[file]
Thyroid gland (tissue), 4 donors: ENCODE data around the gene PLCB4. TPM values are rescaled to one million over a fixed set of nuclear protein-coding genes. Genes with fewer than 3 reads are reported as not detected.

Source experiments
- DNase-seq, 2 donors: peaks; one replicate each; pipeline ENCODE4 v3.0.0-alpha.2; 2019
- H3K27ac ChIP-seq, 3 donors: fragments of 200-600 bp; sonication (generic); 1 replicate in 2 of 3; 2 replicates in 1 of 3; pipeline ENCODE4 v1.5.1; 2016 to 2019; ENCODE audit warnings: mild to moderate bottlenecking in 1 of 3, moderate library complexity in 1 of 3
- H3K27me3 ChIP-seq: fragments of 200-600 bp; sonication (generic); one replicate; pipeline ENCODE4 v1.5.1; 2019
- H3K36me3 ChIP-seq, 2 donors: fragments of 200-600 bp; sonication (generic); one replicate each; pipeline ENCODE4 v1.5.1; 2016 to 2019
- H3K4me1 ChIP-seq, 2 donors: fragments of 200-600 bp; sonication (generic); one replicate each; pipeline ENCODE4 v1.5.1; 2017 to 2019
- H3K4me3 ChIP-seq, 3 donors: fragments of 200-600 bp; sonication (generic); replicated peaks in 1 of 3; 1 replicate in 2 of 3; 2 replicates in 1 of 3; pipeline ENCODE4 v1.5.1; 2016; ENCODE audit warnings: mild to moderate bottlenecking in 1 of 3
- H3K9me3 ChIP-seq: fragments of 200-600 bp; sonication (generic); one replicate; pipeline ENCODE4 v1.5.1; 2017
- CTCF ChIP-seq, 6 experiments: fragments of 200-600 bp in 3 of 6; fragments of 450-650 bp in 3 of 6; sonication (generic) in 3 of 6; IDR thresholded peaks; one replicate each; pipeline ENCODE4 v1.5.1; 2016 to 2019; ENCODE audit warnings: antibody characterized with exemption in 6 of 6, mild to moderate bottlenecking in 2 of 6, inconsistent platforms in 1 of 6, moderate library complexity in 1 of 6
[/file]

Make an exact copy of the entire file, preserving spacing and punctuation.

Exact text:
Thyroid gland (tissue), 4 donors: ENCODE data around the gene PLCB4. TPM values are rescaled to one million over a fixed set of nuclear protein-coding genes. Genes with fewer than 3 reads are reported as not detected.

Source experiments
- DNase-seq, 2 donors: peaks; one replicate each; pipeline ENCODE4 v3.0.0-alpha.2; 2019
- H3K27ac ChIP-seq, 3 donors: fragments of 200-600 bp; sonication (generic); 1 replicate in 2 of 3; 2 replicates in 1 of 3; pipeline ENCODE4 v1.5.1; 2016 to 2019; ENCODE audit warnings: mild to moderate bottlenecking in 1 of 3, moderate library complexity in 1 of 3
- H3K27me3 ChIP-seq: fragments of 200-600 bp; sonication (generic); one replicate; pipeline ENCODE4 v1.5.1; 2019
- H3K36me3 ChIP-seq, 2 donors: fragments of 200-600 bp; sonication (generic); one replicate each; pipeline ENCODE4 v1.5.1; 2016 to 2019
- H3K4me1 ChIP-seq, 2 donors: fragments of 200-600 bp; sonication (generic); one replicate each; pipeline ENCODE4 v1.5.1; 2017 to 2019
- H3K4me3 ChIP-seq, 3 donors: fragments of 200-600 bp; sonication (generic); replicated peaks in 1 of 3; 1 replicate in 2 of 3; 2 replicates in 1 of 3; pipeline ENCODE4 v1.5.1; 2016; ENCODE audit warnings: mild to moderate bottlenecking in 1 of 3
- H3K9me3 ChIP-seq: fragments of 200-600 bp; sonication (generic); one replicate; pipeline ENCODE4 v1.5.1; 2017
- CTCF ChIP-seq, 6 experiments: fragments of 200-600 bp in 3 of 6; fragments of 450-650 bp in 3 of 6; sonication (generic) in 3 of 6; IDR thresholded peaks; one replicate each; pipeline ENCODE4 v1.5.1; 2016 to 2019; ENCODE audit warnings: antibody characterized with exemption in 6 of 6, mild to moderate bottlenecking in 2 of 6, inconsistent platforms in 1 of 6, moderate library complexity in 1 of 6